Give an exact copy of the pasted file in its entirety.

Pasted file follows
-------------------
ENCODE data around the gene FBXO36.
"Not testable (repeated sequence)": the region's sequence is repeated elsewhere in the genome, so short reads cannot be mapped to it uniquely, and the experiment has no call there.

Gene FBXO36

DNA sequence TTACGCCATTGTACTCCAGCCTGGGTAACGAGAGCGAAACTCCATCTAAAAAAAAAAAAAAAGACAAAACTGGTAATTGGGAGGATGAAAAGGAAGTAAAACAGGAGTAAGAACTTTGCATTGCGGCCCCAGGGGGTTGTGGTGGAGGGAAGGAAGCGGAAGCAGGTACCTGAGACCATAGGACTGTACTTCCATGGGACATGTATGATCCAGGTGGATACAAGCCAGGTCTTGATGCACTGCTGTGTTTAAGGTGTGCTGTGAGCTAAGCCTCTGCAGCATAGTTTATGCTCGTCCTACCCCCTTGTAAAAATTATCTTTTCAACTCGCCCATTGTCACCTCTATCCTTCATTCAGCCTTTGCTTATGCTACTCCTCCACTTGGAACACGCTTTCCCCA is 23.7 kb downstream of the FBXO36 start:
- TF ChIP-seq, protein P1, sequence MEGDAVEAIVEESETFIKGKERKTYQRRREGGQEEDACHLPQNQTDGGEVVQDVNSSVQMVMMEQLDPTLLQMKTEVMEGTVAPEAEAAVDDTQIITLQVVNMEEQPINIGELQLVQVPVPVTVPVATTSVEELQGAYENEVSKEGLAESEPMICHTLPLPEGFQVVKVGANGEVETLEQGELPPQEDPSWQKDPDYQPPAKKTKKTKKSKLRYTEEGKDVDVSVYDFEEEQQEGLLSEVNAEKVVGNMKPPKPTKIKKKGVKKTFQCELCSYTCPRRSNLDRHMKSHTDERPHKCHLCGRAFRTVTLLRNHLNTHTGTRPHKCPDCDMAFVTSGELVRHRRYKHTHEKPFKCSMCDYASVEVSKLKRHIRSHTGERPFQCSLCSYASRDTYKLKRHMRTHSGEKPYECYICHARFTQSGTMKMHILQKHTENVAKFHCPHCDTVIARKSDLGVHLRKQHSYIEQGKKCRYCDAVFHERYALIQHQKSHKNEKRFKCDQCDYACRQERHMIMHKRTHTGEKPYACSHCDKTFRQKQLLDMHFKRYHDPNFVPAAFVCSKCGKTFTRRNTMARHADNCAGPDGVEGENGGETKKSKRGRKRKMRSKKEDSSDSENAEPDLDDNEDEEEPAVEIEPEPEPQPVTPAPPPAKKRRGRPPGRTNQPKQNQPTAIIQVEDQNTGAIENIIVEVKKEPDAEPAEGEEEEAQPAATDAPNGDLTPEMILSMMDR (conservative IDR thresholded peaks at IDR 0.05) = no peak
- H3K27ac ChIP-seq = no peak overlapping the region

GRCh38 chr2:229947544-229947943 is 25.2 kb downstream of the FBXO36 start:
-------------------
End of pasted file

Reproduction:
ENCODE data around the gene FBXO36.
"Not testable (repeated sequence)": the region's sequence is repeated elsewhere in the genome, so short reads cannot be mapped to it uniquely, and the experiment has no call there.

Gene FBXO36

DNA sequence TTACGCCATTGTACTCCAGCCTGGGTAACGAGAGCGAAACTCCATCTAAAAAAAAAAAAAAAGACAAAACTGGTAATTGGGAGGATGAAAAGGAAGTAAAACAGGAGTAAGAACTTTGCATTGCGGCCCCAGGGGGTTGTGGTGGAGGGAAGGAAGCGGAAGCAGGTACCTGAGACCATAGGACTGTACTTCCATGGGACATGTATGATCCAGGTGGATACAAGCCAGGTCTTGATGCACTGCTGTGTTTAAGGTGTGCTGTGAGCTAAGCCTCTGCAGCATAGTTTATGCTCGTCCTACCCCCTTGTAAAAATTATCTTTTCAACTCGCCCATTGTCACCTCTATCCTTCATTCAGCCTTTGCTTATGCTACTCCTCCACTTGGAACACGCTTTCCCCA is 23.7 kb downstream of the FBXO36 start:
- TF ChIP-seq, protein P1, sequence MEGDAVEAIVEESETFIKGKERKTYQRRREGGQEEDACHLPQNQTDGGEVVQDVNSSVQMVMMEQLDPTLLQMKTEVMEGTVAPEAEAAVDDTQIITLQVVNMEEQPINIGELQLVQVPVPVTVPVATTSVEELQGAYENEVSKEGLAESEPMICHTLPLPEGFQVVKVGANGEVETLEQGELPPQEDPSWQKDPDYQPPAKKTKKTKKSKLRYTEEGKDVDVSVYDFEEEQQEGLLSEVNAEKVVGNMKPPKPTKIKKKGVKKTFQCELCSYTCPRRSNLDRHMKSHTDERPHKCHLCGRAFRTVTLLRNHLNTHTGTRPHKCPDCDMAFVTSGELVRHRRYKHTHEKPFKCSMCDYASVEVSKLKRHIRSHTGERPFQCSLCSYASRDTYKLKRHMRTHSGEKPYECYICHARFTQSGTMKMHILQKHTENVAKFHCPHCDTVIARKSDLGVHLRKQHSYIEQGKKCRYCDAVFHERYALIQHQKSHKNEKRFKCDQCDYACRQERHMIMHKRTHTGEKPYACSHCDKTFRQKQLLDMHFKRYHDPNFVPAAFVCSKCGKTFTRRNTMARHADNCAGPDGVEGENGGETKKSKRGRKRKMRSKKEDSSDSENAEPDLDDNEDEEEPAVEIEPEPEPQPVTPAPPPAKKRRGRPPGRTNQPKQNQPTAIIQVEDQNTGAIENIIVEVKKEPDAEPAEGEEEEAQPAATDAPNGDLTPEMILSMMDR (conservative IDR thresholded peaks at IDR 0.05) = no peak
- H3K27ac ChIP-seq = no peak overlapping the region

GRCh38 chr2:229947544-229947943 is 25.2 kb downstream of the FBXO36 start: